Speakers Bios for the October 19, 2018
Process Chemistry Symposium

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Frances H. Arnold, California Institute Institute of Technology

Frances H. Arnold is developing evolutionary protein design methods to elucidate principles of biological design and generate novel and useful enzymes and organisms.


BREAKING NEWS October 3, 2018:

Three scientists shared this year’s Nobel Prize in Chemistry for tapping the power of evolutionary biology to design molecules with a range of practical uses. Those include new drugs, more efficient and less toxic reactions in the manufacture of chemicals and plant-derived fuels to replace oil, gas and coal extracted from the ground.

Half of the prize and the accompanying $1 million went to Frances H. Arnold, a professor of chemical engineering at the California Institute of Technology. She is only the fifth woman to win a chemistry Nobel and the first since 2009.

The other half of the prize is shared by George P. Smith, an emeritus professor of biological sciences at the University of Missouri, and Gregory P. Winter, a biochemist at the M.R.C. Laboratory of Molecular Biology in England.

For more info, click here

Congrats Dr. Arnold!

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Robert Knowles, Princeton University

Robert Knowles has his lab interested in addressing unsolved problems in synthetic organic chemistry and asymmetric catalysis. One area of recent focus has been exploring the synthetic applications of proton-coupled electron transfer (PCET) reactions. PCETs are unconventional redox processes in which an electron and proton are exchanged together in a concerted elementary step. While these mechanisms are recognized to play a central a role in biological redox catalysis and inorganic solar energy conversion technologies, their applications in synthetic organic chemistry remain largely unexplored. Our lab aims to establish concerted PCET as a general platform for substrate activation, providing new solutions to significant and long-standing synthetic challenges in the areas of free radical chemistry, asymmetric catalysis, and organometallic chemistry.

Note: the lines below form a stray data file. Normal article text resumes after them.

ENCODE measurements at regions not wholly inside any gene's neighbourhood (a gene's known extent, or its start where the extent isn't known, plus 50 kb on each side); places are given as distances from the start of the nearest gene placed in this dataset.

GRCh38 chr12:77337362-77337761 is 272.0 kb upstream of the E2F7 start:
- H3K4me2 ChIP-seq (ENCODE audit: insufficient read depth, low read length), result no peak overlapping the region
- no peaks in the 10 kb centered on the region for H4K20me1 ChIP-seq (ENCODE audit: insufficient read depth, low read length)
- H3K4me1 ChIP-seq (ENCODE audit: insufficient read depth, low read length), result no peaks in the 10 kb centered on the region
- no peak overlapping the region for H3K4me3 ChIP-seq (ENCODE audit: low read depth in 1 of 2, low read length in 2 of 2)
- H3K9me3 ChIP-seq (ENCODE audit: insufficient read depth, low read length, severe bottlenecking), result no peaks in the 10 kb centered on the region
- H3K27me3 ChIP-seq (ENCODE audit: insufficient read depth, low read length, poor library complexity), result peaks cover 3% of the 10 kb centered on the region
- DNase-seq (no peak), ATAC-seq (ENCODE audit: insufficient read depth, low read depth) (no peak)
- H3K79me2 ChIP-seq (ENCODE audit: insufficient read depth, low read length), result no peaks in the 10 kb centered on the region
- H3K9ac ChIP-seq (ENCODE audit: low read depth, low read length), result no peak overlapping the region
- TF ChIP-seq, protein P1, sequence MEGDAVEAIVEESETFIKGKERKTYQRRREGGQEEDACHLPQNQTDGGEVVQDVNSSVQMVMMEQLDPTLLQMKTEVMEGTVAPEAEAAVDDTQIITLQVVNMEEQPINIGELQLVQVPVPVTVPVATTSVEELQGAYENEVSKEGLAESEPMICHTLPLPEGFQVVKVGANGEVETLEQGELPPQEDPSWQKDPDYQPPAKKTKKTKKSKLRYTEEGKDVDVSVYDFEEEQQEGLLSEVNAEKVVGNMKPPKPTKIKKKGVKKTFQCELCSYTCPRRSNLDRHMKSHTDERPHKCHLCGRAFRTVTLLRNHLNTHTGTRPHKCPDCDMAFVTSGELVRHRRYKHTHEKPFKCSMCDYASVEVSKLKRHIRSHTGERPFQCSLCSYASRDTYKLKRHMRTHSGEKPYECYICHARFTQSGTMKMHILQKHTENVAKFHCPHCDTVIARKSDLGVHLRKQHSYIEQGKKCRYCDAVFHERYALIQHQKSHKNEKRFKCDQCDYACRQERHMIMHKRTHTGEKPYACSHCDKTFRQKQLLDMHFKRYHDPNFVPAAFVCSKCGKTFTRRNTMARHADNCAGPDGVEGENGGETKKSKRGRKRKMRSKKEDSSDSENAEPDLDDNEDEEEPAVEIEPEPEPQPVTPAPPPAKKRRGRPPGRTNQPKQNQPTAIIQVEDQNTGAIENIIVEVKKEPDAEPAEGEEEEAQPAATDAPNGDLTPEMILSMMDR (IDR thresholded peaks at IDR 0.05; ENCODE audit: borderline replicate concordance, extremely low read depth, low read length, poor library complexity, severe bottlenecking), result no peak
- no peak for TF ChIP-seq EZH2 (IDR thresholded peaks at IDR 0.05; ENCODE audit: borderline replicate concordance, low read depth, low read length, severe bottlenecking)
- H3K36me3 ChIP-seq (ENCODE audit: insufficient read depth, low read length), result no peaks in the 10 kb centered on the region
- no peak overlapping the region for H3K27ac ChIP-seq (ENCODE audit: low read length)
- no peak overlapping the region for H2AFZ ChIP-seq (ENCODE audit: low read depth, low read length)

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Eric Meggers - Phillips University Marburg

The main interest of our group revolves around exploiting structural aspects of octahedral transition metal complexes, often in combination with other features, for applications in organic synthesis (e.g. asymmetric catalysis) and the life sciences (e.g. design of enzyme inhibitors). Particularly, we are intrigued by the stereochemical complexity of the octahedral coordination geometry (up to 30 stereoisomers possible!) which provides untapped opportunities for the design of novel catalysts and compounds with unprecedented biological properties.
Currently, we are focusing on designing "chiral-at-metal" complexes for applications in asymmetric catalysis. In this novel class of catalysts, the chirality of the catalysts originates exclusively from a stereogenic metal center (only achiral ligands!). Some members of this class of catalysts, namely bis-cyclometalated iridium and rhodium complexes, are excellent tools to intertwine photochemistry with asymmetric catalysis.

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Kami L. Hull - University of Texas Austin

Kami Hull received her Ph.D. from the University of Michigan under the supervision of Melanie Sanford. She went on to be an NIH postdoctoral fellow in Barry M. Trost’s laboratory at Stanford University.  In 2012, Professor Hull joined the faculty at the University of Illinois. Her research focuses on the development of and mechanistic studies on transition metal catalyzed reactions. She will join our department as a tenured Associate Professor.
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Alan Cherney - Amgen

Alan received his Ph.D. from Cal Tech and currently works at Amgen.

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Christian Harrison - Vertex

Chris received his Ph.D. from the University of British Columbia and is currently working at Vertex.
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Theodore Martinot - Merck

Theodore received his Ph.D. from the University of Florida and is currently at Merck.
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Scott Plummer - Novartis

Scott received his Ph.D. from the Indiana University of Bloomington and is currently at Novartis.

To see past speakers, click here.